I guess that's what they told us in elementary school when we had manitory anti-drug programs. We were told to expect peer pressure. Fortunately for me, the people I ran around with weren't the sort of people that were interested in pressuring me to do drugs. So I never needed the "Just Say No!" tactic.
But no one was able to tell me that I'd need that tactic in other areas of my life. First it was a meeting, where folks were passing around fudge and pretzels and gingersnaps and all sorts of things. They offered and I politely refused. But then it was, "Are you sure?" Of course, the question wasn't really if I was sure, it was "What's that about? It's just a few snacks-- what's wrong with that?" Then I came home and found that my husband had made dinner...and dessert. Granted it was sugar free pudding, and he'd been all cute and put it in wine glasses and tried to make it special. And he was really sad, and at least a little offended, that I wouldn't eat it. (At least I didn't say what I was thinking-- that my body more closely resembled pudding--soft and jiggly-- than I wanted it to.)
I guess I never bothered to consider how much of food consumption in general and specifically my food consumption was based around social needs. Being a people pleaser who hates disappointing people in any way, I wonder how many times I've even food that I didn't really want or need just because it's what people were doing-- or because I didn't want to let them down.
I have made two observations: 1) Me saying no to food has lead to lots of opportunities for conversation about what I'm doing. Come January, I'm going to be inviting my congregation into this journey with me, and these conversations are building a foundation for that. As much as I would sometimes like to blend in, people are watching what I'm doing. 2) When my body is getting what it needs, I feel very little need to eat junk-- other than the aforementioned guilt of not falling into the "but everyone is doing it" trap. Maybe that's been part of my struggle-- for years, I've not been giving my body what it needs. I've given it plenty of what my brain said it wanted my body to have (uh hence my identity as the Pudgy Parson) but I have to admit to myself that I haven't been really listening to my body's needs.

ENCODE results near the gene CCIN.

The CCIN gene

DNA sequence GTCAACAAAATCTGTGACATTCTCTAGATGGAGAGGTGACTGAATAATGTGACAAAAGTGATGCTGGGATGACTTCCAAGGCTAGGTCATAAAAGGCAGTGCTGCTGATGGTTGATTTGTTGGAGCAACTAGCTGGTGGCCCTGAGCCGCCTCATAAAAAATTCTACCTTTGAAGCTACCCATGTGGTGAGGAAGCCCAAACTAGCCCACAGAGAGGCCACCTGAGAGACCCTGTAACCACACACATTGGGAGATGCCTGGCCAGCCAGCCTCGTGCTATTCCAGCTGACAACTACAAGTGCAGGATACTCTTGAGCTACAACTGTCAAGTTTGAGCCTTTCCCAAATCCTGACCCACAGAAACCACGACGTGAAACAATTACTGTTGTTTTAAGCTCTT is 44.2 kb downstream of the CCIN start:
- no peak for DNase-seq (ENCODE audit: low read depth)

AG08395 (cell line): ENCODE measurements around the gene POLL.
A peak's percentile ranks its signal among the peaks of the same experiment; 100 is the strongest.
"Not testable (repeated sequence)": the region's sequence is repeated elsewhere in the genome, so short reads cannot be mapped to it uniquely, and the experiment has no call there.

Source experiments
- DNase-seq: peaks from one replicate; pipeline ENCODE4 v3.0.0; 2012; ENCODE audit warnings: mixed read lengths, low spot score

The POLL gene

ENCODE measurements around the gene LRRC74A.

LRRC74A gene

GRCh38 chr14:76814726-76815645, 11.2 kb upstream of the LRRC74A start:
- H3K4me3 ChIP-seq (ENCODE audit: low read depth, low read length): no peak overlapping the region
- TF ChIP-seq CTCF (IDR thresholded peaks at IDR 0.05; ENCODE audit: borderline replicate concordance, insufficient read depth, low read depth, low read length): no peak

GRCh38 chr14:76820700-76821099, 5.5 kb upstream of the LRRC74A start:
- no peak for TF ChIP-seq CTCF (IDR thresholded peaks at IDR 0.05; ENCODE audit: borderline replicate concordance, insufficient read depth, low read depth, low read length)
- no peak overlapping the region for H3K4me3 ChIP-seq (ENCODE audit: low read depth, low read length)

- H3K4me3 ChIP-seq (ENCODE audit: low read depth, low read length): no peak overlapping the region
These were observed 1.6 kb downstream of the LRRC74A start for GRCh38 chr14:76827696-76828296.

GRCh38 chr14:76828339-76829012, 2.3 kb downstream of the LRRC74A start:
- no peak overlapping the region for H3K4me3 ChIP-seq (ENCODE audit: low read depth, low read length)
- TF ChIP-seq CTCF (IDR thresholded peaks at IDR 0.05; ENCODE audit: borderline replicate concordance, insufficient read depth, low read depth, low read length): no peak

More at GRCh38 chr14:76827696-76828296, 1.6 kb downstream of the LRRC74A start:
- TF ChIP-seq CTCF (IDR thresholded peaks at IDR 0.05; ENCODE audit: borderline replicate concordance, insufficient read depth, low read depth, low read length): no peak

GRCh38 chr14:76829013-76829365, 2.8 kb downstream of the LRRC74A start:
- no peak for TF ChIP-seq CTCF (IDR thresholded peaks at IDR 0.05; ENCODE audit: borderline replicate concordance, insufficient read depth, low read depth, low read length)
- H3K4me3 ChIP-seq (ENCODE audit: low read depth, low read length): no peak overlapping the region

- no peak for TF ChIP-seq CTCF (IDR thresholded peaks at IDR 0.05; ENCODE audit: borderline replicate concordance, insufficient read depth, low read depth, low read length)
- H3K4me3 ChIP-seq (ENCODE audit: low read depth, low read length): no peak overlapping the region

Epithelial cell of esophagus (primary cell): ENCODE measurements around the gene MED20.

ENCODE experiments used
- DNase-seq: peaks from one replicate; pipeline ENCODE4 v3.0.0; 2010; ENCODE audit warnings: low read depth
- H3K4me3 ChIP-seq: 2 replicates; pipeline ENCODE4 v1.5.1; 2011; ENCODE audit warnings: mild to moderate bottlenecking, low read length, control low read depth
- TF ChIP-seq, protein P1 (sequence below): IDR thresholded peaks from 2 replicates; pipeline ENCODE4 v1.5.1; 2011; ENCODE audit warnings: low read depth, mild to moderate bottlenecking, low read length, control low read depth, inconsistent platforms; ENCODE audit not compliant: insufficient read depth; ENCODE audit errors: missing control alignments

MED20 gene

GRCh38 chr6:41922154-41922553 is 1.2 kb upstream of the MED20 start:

One of the tactics they taught us in elementary school was to come up with a list of reasons why we couldn't or wouldn't do drugs. Like having a list ready would make the "just say no" part easier. So here is my list. (And if these don't work, I'm not sure I'm above putting a sign on my office door that says "Please don't feed the pastor.")
10) Yes, round is a shape-- just not the one I want to be in.
9) My health matters. No really.
8) I don't have extra time to work off all the calories in that dish.
7) You're killing me. Seriously.
6.) Bathing Suit Season. Or boot season. Either way.
5) I'm not a quitter.
4.) I'm too smart to set myself up to fail.
3). I value the time and relationships more than I've ever valued the food.
2) I want to be a runner-- and I can't do it with all this extra weight.
Ok, so maybe I wouldn't actually say any of those to any one but myself. Or maybe I would. But that's fine, because I would say the number one thing on my list-- the thing that matters most.
1) I don't want to be the pudgy parson forever.
And that makes the NO! part that much easier.